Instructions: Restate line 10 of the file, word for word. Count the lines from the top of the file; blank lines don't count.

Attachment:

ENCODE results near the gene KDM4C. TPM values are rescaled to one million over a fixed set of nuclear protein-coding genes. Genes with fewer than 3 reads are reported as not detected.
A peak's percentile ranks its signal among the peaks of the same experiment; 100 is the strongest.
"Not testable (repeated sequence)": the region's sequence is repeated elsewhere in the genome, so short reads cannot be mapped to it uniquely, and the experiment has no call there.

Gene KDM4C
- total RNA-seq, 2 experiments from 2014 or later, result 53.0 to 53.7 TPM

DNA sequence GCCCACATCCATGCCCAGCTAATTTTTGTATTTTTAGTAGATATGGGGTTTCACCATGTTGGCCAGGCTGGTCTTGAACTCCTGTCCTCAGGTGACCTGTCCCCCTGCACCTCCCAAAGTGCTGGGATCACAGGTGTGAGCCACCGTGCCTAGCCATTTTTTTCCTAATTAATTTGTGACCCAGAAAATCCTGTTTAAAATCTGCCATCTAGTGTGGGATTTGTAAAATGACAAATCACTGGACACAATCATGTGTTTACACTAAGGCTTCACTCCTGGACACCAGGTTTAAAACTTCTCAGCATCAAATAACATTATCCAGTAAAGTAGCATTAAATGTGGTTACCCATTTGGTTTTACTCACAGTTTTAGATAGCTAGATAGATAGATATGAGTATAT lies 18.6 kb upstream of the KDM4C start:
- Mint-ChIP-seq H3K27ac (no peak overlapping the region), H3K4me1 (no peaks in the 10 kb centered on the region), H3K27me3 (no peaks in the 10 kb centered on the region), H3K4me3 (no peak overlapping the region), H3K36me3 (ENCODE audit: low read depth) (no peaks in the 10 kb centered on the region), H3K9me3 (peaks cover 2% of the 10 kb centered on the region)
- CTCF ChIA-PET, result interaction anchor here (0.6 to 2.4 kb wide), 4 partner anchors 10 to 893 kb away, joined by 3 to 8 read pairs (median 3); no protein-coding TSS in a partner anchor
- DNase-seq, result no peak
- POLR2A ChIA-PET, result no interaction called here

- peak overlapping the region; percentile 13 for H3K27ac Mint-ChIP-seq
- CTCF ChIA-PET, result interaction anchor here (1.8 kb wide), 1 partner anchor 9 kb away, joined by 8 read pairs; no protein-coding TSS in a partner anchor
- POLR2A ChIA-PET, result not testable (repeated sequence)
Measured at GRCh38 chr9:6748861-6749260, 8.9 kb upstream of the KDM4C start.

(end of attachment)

- POLR2A ChIA-PET, result no interaction called here